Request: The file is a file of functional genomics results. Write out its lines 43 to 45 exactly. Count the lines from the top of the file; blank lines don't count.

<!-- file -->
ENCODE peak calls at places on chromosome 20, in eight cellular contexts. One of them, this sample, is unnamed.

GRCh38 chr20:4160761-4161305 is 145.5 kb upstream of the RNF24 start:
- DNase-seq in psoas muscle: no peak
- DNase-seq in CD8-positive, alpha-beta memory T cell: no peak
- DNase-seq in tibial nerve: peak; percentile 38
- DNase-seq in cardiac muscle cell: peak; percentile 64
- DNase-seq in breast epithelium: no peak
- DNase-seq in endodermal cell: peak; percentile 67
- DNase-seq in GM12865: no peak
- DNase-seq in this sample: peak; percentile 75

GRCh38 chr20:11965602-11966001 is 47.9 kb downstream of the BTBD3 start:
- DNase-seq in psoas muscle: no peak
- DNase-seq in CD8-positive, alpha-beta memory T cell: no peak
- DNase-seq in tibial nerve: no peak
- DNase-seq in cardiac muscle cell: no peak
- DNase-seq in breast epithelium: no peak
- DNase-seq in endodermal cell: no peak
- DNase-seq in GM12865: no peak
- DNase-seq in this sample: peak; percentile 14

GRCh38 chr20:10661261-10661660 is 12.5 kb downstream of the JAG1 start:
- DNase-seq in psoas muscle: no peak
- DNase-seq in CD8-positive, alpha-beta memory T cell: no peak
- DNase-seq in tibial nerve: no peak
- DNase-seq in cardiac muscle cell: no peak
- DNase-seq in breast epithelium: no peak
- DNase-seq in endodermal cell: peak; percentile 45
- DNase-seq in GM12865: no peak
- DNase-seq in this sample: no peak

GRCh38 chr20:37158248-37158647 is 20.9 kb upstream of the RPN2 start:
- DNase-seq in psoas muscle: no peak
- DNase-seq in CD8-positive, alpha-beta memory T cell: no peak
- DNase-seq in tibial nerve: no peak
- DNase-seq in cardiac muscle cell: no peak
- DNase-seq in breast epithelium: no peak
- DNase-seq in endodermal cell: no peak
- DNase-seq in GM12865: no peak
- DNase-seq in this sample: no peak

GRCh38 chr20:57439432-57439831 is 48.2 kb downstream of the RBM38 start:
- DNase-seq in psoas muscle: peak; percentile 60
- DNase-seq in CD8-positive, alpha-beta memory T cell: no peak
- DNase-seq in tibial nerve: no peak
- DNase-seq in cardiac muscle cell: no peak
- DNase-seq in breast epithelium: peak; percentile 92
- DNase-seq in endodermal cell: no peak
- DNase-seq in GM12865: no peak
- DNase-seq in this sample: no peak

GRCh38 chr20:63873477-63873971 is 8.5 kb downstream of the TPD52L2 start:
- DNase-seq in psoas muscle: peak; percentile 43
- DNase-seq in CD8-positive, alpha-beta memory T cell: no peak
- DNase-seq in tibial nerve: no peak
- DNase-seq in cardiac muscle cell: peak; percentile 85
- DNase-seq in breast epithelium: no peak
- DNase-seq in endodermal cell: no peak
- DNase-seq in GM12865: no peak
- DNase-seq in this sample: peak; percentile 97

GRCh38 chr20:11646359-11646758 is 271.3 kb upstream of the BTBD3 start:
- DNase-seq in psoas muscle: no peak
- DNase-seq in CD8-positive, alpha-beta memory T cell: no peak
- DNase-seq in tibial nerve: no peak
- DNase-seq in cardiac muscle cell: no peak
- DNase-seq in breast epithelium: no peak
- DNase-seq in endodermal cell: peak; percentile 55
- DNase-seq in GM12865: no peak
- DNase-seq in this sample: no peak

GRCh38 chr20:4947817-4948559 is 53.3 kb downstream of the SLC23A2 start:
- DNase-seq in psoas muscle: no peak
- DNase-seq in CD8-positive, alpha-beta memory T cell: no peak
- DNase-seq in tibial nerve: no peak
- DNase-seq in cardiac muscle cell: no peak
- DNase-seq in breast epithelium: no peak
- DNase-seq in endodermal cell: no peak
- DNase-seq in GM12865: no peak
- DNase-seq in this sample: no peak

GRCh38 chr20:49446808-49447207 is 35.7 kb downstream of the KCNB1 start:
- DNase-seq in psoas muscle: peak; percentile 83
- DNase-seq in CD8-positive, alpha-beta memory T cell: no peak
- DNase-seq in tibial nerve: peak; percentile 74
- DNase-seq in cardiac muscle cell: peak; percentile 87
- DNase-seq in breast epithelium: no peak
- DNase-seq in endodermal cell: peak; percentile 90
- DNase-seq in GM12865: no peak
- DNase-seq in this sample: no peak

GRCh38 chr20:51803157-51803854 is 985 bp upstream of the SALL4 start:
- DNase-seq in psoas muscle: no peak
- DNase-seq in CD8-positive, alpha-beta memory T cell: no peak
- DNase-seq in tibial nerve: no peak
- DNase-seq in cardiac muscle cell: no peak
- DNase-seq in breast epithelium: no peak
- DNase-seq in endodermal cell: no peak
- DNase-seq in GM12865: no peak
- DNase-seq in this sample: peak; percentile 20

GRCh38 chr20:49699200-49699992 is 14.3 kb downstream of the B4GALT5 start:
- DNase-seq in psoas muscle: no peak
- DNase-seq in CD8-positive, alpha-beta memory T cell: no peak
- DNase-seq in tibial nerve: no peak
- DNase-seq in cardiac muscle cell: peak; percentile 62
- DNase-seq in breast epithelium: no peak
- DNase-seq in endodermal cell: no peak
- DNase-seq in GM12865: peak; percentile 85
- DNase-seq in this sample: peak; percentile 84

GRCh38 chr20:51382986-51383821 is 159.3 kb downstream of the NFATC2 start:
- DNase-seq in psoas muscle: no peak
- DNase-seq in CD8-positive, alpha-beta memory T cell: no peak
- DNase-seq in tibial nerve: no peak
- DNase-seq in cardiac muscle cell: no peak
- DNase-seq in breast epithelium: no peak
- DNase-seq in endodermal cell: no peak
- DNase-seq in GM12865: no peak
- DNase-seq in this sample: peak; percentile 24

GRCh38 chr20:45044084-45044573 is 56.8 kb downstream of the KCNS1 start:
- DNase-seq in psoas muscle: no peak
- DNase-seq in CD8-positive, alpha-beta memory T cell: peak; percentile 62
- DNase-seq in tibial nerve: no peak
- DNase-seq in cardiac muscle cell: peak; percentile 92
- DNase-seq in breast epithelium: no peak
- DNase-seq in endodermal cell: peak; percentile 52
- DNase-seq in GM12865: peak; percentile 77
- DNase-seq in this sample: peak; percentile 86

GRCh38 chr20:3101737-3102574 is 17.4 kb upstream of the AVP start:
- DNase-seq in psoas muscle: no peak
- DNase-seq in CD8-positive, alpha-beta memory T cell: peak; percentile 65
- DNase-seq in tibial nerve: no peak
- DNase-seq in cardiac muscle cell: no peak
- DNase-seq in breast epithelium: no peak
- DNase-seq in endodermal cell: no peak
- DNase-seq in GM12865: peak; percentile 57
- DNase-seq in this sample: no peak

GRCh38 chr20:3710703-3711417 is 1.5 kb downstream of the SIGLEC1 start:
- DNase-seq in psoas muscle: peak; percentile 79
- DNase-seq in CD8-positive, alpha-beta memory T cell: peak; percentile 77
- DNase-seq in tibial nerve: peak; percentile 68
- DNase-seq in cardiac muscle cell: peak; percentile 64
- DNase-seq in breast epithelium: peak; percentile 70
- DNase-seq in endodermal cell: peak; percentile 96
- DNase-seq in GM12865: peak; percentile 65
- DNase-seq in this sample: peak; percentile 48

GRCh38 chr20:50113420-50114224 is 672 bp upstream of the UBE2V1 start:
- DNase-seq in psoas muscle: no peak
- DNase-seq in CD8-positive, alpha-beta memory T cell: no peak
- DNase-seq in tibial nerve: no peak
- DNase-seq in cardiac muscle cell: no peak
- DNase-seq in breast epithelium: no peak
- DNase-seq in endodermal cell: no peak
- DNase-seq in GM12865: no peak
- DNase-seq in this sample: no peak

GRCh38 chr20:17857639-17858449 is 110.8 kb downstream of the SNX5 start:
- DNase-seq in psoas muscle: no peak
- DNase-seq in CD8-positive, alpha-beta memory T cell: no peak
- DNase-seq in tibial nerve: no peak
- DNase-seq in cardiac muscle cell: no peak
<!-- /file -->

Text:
- DNase-seq in breast epithelium: peak; percentile 92
- DNase-seq in endodermal cell: no peak
- DNase-seq in GM12865: no peak